Often an unfair practice...
Just some thoughts:
Often they were ridiculed and called names. Names like chicken, sissies, more specifically, “pill pushers.” One in particular was called “Preacher.” Preacher Davis because of his religious convictions chose not to serve in the same military capacity in WWII that many others did. Preacher just could not bring himself to kill someone. One lieutenant said that often he and his platoon mildly despised the men of the Medical Corps because they were conscientious objectors. So often in WWII many fellow soldiers spoke harshly of those who chose to be a medic as Preacher did.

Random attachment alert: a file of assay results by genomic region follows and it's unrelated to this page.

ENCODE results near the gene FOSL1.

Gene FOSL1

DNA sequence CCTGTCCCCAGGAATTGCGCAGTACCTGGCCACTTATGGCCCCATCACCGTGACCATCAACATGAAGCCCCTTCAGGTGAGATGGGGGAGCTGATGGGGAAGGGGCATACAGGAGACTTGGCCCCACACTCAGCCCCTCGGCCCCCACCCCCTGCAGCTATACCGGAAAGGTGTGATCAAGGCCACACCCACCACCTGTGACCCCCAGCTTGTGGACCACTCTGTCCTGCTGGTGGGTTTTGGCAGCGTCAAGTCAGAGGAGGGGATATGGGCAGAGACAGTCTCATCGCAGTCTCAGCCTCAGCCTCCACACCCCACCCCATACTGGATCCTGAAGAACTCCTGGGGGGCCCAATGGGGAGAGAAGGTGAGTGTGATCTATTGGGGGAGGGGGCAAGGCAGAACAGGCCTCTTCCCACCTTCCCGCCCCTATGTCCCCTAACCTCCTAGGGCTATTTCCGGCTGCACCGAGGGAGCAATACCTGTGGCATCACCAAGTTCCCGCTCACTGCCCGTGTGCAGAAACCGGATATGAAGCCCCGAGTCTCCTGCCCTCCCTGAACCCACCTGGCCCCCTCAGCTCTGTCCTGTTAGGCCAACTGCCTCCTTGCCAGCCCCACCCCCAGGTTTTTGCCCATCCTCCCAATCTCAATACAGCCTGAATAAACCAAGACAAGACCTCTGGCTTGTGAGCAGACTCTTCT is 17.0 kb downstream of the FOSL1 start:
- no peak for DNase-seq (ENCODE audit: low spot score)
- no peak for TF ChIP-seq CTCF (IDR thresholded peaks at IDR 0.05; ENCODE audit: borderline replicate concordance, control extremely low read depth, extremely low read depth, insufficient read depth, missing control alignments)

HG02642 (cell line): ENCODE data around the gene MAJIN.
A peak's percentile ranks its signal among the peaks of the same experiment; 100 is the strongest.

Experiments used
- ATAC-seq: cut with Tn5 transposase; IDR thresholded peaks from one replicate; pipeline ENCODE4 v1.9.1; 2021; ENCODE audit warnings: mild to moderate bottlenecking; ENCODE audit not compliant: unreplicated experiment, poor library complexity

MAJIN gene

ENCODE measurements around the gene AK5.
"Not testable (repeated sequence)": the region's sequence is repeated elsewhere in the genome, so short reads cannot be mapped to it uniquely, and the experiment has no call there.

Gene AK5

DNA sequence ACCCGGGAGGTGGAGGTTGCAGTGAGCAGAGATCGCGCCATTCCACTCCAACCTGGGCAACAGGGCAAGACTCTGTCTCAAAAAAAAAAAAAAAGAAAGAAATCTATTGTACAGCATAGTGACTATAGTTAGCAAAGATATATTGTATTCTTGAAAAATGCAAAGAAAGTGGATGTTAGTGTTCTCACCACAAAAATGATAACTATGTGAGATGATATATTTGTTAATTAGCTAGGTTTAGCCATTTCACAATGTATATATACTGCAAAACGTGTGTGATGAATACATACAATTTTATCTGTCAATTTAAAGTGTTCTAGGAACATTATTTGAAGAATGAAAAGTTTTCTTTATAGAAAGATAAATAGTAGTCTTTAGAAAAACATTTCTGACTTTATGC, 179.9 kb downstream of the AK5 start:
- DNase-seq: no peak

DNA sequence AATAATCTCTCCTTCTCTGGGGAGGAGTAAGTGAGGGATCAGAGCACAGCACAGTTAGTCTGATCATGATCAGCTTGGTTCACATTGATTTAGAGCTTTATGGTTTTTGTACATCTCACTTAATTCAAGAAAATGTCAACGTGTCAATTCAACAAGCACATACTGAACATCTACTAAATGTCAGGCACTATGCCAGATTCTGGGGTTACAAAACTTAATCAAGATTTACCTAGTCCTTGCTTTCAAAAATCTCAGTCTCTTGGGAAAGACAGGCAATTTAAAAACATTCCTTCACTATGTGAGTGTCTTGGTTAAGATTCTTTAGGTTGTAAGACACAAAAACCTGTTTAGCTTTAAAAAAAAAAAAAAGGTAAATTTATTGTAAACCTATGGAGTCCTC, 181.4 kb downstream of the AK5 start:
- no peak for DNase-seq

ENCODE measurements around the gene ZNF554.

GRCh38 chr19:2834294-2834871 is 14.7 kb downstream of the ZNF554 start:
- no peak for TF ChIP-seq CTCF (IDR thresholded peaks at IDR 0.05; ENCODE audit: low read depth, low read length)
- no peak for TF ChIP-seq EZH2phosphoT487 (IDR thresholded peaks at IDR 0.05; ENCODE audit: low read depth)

That all changed when something happened; combat. In combat they became loved, admired and respected.
know it, it was Doc. I was nineteen years old at the time.”
(Medic Buddy Gianelloni: Citizen Soldier-Stephen Ambrose)
“Doc Mellon was the bravest kid I ever saw. He came running right
through the machine-gun fire and put a tourniquet on my arm.”
(Private Mike DeBello: Citizen Solider-Stephen Ambrose)
“We had so much faith in our medics’ ability that we firmly
believed we would not die if they got to us in time.”
(Officer of the 90th Division: Citizen Solider-Stephen Ambrose)
Hum. It might be best to be careful about the use of labels. One never knows when they may have need of their services.
May 15, 2010